Current Theme Song (aka what's playing on my ipod right now): Best of Me by Kyle Tallman.
My reviews are a bit different than most. As an undercover superhero (ordinary girl extraordinaire), my purpose is to try and uncover hidden gems lost from the familiar radar. Because of this, I have set up some guidelines for myself (just like the pirate code). :)
I will focus on YA and Children's literature (with very rare exceptions).
I will not review any book that is one of the top 25,000 bestselling books (based on Amazon ranks).
I will try and aim for books 100,000 or larger.
I will review recent books or books of great merit (preferably both).
Published: April 27, 2004
Publisher: Atheneum Books for Young Readers
Current Amazon Rank: #5,578
Author's Website: Nancy Farmer
Want it? Find it here.
The First Line:
In the beginning there were thirty-six of them, thirty-six droplets of life so tiny Eduardo could see them only under a microscope. He studied them anxiously in the darkened room.
With a positive bursting of dystopians available out there, it can be hard to find one that sticks with the kind of force that requires flipping right back to the beginning to start over.
I've mentioned this book before, but I've been saving reviewing it until Lenore's Dystopian month came up again. Nancy Farmer really is an extraordinary writer (I mean, she won three Newbery Honors in almost as many books).
Matt's story of realizing he's a clone to one of the most powerful drug lords in Opium--the imaginary strip of country in between the US and Mexico--is a riveting, multi-layered adventure. She makes many wonderful decisions, like having Matt realize he is a clone within the first chapter instead of waiting for the "big reveal" that the end. He's only five years old and it is heartbreaking what happens after.
I adored the Hispanic elements of this story. I loved how Celia, his caretaker and one of the few people that actually loves him, spoke Spanish to him. It just made the story that much deeper. And by the way Chupacabras are really freaky.
Nancy Farmer excels with the craft of language, but also her characters. She has an incredible knack for making even the villains (including Matt's horrible extended family) filled with layers and hidden parts to where you feel real sympathy for them. Even El Patron, the ancient drug lord from whom Matt was created, has glimpses of humanity. And trust me, this dude is evil. You want an totalitarian dictator more soul-shivering than President Snow? Look no further. You have him right here, full stop. Because this man is terrifying. I cringed from reading some of his passages. You read about dystopians with "absolute control" and it is something you learn to accept. But here, I actually felt it. I fully believed this man had control of every particle of his little empire. I think this works so well because it echoes reality just enough to make it feel real. I know about drug lords and the rule they have, I know of men like this. El Patron does not try to control the world, but he does control his world. I could not turn the pages fast enough.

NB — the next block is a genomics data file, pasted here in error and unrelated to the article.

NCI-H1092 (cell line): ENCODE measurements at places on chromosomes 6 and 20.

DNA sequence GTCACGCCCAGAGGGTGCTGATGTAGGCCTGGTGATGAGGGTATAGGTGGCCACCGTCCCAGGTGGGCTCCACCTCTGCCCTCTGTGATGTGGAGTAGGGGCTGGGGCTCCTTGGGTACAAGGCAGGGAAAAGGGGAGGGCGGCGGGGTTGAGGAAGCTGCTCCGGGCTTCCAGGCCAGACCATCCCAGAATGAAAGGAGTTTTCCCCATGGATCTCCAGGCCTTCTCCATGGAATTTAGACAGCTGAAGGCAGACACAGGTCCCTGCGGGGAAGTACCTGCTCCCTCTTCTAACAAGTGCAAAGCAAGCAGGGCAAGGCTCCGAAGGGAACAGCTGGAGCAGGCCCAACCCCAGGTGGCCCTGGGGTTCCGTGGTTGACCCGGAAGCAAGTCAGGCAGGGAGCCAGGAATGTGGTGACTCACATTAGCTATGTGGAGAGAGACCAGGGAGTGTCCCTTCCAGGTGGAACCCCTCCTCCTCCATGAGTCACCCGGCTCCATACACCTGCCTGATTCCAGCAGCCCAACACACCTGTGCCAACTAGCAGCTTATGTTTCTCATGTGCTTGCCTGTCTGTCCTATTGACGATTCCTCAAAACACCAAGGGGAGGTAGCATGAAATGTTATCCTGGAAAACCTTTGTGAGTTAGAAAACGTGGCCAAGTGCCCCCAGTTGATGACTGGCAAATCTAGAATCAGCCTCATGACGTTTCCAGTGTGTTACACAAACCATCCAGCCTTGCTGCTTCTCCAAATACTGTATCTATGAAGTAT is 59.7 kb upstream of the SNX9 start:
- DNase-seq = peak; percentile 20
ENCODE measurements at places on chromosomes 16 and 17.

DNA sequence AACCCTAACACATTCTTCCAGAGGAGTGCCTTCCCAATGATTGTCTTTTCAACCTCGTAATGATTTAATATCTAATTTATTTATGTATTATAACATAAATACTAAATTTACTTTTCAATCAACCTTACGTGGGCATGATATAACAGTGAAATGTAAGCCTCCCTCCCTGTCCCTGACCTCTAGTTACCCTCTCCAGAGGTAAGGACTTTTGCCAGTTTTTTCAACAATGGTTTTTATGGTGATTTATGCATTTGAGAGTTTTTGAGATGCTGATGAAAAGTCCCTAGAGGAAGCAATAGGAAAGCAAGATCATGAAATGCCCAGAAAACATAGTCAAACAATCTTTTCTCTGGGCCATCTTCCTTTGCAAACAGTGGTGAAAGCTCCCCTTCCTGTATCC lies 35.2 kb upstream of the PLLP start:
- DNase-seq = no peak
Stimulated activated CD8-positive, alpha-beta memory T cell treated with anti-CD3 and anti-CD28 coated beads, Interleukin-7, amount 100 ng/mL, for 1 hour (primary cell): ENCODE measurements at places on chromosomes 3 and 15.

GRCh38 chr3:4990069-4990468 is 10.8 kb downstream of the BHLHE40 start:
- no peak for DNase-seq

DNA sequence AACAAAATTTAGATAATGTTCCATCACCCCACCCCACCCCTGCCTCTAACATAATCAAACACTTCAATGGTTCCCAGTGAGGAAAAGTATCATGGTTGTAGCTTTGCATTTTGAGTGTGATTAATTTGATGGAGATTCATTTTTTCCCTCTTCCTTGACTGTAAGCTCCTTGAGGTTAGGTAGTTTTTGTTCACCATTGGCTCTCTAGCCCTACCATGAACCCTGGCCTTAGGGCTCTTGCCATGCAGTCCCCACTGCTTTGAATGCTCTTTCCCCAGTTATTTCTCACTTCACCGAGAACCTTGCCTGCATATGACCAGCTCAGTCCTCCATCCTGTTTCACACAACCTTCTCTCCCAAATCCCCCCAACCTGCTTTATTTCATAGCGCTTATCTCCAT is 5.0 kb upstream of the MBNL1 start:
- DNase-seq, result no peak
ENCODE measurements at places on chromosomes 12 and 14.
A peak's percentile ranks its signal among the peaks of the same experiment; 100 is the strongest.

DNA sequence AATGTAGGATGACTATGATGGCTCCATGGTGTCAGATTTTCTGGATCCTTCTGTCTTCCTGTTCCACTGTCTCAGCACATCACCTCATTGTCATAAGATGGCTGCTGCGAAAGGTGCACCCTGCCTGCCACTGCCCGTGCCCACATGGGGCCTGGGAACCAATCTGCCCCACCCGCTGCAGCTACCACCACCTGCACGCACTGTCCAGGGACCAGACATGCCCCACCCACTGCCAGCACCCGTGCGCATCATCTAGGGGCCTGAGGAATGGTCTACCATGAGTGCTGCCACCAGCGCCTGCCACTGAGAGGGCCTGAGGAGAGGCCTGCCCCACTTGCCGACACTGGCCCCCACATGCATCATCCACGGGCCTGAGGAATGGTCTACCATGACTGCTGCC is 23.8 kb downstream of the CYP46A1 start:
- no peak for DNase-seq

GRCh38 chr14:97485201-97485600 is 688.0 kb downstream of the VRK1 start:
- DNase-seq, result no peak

But first and foremost, this is Matt's story and I loved every twist and turn in it. Biggest complaint though? There is a part (trying not to give too much away here) where he leaves the opium plantation for a bit and until he gets back that little piece does not feel like it belongs to the rest of the book. It feels… disjointed. When I reread this, I often forget that it is there. But other than that? Hardcore love. This is the best kind of story, one that raises the best questions while being a story first.
The Final Word:
A dystopian that has stood the test of time. Rich, complex, and different, this is a dystopian I would recommend almost without exception, especially for the different cultures represented.